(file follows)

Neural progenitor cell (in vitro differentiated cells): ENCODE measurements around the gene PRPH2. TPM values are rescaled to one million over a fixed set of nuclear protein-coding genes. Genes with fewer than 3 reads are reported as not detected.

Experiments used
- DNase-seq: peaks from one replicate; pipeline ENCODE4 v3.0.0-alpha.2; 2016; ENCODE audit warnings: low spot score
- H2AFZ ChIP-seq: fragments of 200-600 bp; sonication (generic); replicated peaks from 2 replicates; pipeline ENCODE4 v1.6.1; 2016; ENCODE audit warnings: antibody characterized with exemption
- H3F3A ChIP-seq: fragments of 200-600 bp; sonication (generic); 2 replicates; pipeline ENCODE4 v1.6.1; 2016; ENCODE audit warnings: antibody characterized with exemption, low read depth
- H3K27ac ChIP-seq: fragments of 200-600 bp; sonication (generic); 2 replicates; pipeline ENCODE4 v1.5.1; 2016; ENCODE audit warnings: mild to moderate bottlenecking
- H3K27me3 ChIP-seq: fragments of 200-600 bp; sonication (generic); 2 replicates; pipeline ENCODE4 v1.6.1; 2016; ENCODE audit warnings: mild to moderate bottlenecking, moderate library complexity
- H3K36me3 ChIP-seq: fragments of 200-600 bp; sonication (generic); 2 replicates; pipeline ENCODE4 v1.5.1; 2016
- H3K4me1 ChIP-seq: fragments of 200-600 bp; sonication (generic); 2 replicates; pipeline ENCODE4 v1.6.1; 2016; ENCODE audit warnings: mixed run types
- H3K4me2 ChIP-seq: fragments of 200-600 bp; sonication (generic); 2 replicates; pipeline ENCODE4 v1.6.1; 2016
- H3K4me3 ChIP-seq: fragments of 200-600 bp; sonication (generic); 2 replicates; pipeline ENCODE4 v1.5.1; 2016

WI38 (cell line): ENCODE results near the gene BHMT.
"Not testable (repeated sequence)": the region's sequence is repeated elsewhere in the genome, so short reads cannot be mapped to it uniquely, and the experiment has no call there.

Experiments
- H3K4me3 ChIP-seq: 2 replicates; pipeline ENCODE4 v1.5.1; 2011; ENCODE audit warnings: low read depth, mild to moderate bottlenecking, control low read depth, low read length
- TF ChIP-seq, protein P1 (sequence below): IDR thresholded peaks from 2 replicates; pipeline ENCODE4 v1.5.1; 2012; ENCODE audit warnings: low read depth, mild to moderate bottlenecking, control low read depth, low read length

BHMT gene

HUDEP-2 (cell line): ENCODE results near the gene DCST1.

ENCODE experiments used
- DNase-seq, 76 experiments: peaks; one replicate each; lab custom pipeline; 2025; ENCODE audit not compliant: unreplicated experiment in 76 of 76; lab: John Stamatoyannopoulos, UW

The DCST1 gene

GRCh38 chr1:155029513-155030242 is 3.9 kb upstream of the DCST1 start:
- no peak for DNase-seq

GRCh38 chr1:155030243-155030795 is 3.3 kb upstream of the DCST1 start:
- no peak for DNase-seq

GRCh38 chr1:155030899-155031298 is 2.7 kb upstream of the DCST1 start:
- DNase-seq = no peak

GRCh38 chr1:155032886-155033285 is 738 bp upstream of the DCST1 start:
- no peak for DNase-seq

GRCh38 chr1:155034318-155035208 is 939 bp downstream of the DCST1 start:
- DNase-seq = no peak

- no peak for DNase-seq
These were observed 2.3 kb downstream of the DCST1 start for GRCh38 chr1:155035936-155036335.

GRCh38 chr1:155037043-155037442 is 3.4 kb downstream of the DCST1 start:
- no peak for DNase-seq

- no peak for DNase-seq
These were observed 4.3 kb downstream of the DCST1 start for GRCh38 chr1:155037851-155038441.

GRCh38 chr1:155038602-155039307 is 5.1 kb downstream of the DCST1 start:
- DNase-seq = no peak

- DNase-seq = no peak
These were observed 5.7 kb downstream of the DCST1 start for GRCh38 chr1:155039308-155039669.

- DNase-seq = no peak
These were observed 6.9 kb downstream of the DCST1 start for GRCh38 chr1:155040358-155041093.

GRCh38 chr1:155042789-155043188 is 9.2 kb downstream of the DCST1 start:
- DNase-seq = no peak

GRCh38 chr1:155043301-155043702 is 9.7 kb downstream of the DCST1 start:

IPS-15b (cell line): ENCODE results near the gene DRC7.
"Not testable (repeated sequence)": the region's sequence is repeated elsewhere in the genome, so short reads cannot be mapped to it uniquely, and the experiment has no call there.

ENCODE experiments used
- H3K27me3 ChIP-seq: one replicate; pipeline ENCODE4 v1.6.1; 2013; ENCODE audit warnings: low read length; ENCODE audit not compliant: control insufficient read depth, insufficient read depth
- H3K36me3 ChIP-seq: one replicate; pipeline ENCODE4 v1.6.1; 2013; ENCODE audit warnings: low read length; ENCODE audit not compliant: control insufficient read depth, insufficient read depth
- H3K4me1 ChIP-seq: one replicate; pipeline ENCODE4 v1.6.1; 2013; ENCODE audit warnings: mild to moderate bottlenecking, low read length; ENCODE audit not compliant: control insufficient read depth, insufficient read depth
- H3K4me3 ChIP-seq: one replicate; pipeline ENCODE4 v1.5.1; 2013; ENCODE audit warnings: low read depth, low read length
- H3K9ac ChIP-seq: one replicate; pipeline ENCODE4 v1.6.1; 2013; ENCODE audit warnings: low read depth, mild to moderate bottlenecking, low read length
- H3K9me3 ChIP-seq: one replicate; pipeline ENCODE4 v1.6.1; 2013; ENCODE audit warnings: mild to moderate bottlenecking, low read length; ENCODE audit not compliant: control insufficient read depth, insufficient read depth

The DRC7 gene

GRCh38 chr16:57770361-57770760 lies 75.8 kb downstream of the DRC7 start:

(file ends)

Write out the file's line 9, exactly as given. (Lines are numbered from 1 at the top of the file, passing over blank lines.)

- H3K4me1 ChIP-seq: fragments of 200-600 bp; sonication (generic); 2 replicates; pipeline ENCODE4 v1.6.1; 2016; ENCODE audit warnings: mixed run types